Washington is alive with debate today as one private investor lays his case for a smaller government role in the flailing U.S. housing market. Simultaneously, housing-industry lobby groups pushed Congress to move ploddingly in their retraction of mortgage giants Fannie and Freddy. The fear is that pulling back Fannie and Freddie too quickly will result in limiting mortgage availability, but with $151 billion in tax dollars already spent on the losses of the programs, it looks like a Catch 22.
Martin Hughes, who is the president and Chief Executive of Redwood Trust Inc. believes the weight of losses to be counter intuitive to recovery. The market has been nearly frozen since the financial crisis and by his estimation perpetuating Fanny and Freddy only drains government dollars rather than keep the mortgage and housing market intact. The private market could be left to its own devices and successfully invest in safe, well-structured, prime securitizations backed by solid mortgage loans.
Terri Ludwig, the president and chief executive at Enterprise Community Partners doesn’t have as much confidence in the private market.
“Any shift away from the current structure must be done carefully and must ensure that viable affordable housing options — both home ownership and rental — exist in all communities.”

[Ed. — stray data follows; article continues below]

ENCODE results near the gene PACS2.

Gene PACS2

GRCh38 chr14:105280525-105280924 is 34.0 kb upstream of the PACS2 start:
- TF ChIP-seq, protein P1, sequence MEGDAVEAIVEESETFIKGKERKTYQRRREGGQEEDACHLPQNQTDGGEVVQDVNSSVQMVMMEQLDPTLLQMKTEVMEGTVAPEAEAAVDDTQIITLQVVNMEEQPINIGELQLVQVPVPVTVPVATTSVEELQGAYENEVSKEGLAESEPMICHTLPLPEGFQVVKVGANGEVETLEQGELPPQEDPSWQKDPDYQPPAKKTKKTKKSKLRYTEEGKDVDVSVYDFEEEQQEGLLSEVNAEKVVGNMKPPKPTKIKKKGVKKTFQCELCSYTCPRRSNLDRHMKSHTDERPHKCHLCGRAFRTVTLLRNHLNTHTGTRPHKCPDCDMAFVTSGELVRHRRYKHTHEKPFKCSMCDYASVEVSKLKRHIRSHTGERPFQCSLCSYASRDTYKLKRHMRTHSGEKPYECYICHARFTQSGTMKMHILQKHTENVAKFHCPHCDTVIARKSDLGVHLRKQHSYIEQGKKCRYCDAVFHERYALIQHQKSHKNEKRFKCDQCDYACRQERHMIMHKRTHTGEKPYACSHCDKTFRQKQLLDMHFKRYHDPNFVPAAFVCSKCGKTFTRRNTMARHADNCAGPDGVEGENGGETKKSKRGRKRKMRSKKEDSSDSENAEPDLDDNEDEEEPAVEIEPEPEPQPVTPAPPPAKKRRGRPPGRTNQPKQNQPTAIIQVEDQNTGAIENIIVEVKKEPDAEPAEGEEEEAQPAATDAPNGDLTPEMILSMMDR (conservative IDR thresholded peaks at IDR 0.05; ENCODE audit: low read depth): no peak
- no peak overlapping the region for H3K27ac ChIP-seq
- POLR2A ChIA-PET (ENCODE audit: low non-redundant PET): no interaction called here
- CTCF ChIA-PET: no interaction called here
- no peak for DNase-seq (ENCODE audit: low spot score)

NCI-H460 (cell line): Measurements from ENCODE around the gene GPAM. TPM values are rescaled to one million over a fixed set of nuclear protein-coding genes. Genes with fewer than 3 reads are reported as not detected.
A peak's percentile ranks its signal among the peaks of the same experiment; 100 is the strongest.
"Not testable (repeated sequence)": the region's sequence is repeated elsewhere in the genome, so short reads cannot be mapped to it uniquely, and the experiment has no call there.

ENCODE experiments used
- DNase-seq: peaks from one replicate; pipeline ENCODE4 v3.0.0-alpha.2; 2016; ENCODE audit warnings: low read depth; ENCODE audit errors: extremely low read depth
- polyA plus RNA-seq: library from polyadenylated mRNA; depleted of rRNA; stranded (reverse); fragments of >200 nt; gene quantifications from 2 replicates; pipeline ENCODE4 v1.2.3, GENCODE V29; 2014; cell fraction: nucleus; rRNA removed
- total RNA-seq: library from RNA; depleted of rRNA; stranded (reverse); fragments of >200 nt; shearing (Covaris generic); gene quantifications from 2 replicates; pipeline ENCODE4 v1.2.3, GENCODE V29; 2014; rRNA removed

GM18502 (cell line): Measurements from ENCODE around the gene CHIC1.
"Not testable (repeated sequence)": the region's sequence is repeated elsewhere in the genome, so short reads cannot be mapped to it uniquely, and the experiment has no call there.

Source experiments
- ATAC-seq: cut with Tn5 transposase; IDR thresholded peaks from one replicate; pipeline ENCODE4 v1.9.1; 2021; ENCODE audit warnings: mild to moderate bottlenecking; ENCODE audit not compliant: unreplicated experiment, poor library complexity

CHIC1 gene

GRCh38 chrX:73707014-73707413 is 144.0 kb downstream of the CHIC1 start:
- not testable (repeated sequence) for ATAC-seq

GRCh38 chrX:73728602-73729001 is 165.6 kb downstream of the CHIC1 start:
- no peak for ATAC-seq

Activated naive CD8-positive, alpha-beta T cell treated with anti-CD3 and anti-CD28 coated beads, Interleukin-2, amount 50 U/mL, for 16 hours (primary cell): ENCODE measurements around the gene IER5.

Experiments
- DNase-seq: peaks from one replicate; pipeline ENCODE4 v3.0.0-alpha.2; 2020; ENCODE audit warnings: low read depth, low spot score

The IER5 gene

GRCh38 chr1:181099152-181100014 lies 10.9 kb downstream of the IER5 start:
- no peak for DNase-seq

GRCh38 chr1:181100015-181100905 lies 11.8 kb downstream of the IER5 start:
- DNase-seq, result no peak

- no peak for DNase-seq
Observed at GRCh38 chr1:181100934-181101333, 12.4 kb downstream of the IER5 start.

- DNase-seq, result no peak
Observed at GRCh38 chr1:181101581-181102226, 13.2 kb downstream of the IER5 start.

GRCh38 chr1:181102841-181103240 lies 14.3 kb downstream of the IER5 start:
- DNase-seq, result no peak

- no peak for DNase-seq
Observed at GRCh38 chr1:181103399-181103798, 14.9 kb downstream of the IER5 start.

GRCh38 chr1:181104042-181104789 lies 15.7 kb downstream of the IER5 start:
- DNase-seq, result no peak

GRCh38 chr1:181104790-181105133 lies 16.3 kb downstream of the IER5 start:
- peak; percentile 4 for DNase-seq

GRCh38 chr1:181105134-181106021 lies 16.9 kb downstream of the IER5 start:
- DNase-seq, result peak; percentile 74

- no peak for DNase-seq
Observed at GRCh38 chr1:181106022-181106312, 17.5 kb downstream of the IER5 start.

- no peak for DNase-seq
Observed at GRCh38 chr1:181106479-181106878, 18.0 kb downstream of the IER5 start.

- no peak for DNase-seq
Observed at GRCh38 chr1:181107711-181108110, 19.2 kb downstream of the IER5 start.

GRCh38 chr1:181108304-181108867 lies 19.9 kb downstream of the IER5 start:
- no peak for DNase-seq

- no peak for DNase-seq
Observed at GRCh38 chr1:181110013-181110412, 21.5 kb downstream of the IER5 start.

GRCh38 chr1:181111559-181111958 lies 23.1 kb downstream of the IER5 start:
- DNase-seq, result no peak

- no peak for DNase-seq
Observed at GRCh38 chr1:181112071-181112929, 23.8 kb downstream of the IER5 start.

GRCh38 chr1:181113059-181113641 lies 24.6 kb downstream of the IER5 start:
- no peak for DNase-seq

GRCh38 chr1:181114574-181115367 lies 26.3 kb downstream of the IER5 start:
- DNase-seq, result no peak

Hughes countered that mortgage rates would not be negatively affected amid a global “competition for returns,” encouraging a incremental 5-year increase of Fanny and Freddie returns to market levels to encourage the fostering of a “safe attractive robust” private label market.
This has been in line with the agenda of Republicans for some time. A bill introduced by Senator John McCain in March with similar objectives has been the focus of the National Association of Realtor groups who imagine it would be potentially deleterious to the already struggling housing market. Less mortgage capital than is already availability would shake the housing market beyond what it could withstand, according to these lobbyists.
Government officials appear to be split on Hughes position, though many believe that the absence of the federal support system would destroy a market that has already taken more battering than it could withstand by minimizing housing credit.
Among the largest issues of debate today was the multifamily loans offered by Freddie and Fanny. While single housing has had little success and been largely a drain on the system, the financial crisis has led to more demand and success from multifamily loans, which actually thrived through the housing crash.
The housing sector reform that is currently underwar would impact a number of real-estate investment trusts, including Prologis (PLD), Apartment Investment and Management Co. (AIV) , Vornado Realty Trust (VNO) and AvalonBay Communities Inc. (AVB). Housing bulls, and there are few these days, may want to keep an eye on these stocks but consider holding out on investing until the direction of the situation becomes more clear.
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